[Ed. Note: The following article does a great job of describing 15 things that need to be done and that YOU as both police officers and citizens can begin to implement. They are good and realistic recommendations. Pick one — then get together, build a team, and work on it!]
“There’s a strong case that the problem with policing isn’t actually the police, but us.”
“…How, besides protesting, can we actually make sure no more black people are killed, beaten or tortured by the police? And how can we promote justice and equity in law enforcement more generally?
“There’s a strong case that the problem with policing isn’t actually the police, but us — the police are merely enforcing our democratic will. Yet the real-life benefits of this umbrella term we’ve dubbed ‘police reform’ — decriminalization, commitment to reducing prison populations and community oversight, to name a few — can still be impactful, if not quite a cure-all.
“To that end, the Center for Popular Democracy and Policy Link, two nonprofit advocacy organizations, have partnered with various protesters and street-level organizers to find some concrete solutions to this problem. The result is a 15-point report, titled ‘Building From the Ground Up: A Toolkit for Promoting Justice in Policing,’ which Mic has synthesized below to identify the concrete steps citizens and local governments can take to affect change.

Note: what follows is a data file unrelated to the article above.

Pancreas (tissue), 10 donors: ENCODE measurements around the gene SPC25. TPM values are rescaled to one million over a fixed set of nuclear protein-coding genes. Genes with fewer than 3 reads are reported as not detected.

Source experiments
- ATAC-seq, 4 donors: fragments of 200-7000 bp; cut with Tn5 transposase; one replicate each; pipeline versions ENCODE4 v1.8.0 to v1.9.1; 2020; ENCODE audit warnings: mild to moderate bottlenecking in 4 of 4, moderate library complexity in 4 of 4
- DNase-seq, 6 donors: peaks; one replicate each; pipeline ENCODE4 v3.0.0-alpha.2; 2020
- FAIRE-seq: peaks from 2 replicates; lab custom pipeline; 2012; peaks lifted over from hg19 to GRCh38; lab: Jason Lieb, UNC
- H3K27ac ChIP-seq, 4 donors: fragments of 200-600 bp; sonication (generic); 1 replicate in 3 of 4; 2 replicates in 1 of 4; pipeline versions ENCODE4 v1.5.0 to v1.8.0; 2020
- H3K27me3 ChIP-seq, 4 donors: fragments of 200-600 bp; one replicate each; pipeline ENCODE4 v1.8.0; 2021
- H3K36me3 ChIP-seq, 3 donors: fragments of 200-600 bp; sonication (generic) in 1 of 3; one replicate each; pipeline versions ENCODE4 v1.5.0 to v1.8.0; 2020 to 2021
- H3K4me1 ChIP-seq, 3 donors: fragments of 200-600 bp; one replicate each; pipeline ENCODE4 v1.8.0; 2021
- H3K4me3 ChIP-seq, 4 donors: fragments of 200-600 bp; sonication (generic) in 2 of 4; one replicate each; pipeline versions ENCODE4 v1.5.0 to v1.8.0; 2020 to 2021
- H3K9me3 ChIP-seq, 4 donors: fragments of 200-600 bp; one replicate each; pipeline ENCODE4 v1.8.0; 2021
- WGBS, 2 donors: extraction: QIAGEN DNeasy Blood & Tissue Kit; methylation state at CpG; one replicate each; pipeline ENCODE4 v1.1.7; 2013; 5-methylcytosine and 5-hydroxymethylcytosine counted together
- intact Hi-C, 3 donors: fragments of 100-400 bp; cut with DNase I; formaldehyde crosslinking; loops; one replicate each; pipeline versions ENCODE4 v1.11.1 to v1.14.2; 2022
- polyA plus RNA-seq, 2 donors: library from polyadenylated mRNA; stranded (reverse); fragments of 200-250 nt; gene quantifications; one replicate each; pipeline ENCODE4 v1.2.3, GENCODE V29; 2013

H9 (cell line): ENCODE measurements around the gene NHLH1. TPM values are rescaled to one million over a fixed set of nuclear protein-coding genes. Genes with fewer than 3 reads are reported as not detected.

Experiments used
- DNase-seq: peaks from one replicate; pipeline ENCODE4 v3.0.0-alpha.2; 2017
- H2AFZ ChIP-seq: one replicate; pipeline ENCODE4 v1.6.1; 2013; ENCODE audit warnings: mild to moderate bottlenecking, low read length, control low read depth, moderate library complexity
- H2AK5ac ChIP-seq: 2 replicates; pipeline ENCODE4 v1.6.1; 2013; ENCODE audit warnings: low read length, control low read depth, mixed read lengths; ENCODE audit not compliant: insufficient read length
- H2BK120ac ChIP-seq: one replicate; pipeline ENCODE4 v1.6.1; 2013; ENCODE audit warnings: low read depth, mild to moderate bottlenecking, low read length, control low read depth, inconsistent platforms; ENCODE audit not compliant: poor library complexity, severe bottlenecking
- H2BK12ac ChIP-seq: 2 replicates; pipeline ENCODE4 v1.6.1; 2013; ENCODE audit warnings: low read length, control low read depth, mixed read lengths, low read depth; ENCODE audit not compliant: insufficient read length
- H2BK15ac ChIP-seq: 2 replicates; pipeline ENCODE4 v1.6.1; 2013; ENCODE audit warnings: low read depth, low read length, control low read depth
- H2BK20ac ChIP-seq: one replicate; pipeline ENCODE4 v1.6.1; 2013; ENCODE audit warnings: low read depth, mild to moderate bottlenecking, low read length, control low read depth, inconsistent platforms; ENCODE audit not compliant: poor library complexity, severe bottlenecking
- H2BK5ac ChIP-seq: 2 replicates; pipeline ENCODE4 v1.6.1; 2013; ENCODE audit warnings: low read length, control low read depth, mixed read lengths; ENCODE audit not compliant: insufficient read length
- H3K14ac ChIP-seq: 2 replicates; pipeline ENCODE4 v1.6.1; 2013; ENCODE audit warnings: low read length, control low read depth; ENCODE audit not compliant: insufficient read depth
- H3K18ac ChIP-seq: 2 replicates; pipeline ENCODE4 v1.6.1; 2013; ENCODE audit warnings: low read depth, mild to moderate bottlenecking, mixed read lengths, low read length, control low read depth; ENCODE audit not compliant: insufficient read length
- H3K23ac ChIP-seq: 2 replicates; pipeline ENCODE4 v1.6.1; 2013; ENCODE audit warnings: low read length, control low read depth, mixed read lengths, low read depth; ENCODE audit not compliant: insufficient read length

“’[This report] is the result of dozens of interviews … and work we’ve done on the ground,’ Marbre Stahly-Butts, a policy advocate with CPD and co-author of the toolkit, told reporters in a press call earlier this month. ‘Its goal was really to reflect the aspirations of these on-the-ground organizations.’
“Each point can be molded to shape your municipality’s particular needs, and most are doable through a focused and sustained bit of pressure on local elected officials.
Here are 15 things your city can do right now to better promote justice in policing.
- Stop criminalizing everything.
- Stop using poor people to fatten city budgets.
- Kick ICE out of your city.
- Treat addicts and mentally ill people like they need help, not jail.
- Make policy makers face their own racism.
- Actually ban racist policing.
- Obey the Fourth Amendment.
- Involve the community in big decisions.
- Collect data obsessively.
- Body cameras.
- Don’t let friends of the police prosecute the police.
- Oversight, oversight, oversight.
- No more military equipment.
- Establish a “use of force” standard.
- Train the police to be members of the community, not just armed patrolmen and women.
For a full description and narrative of each step, read the full article HERE.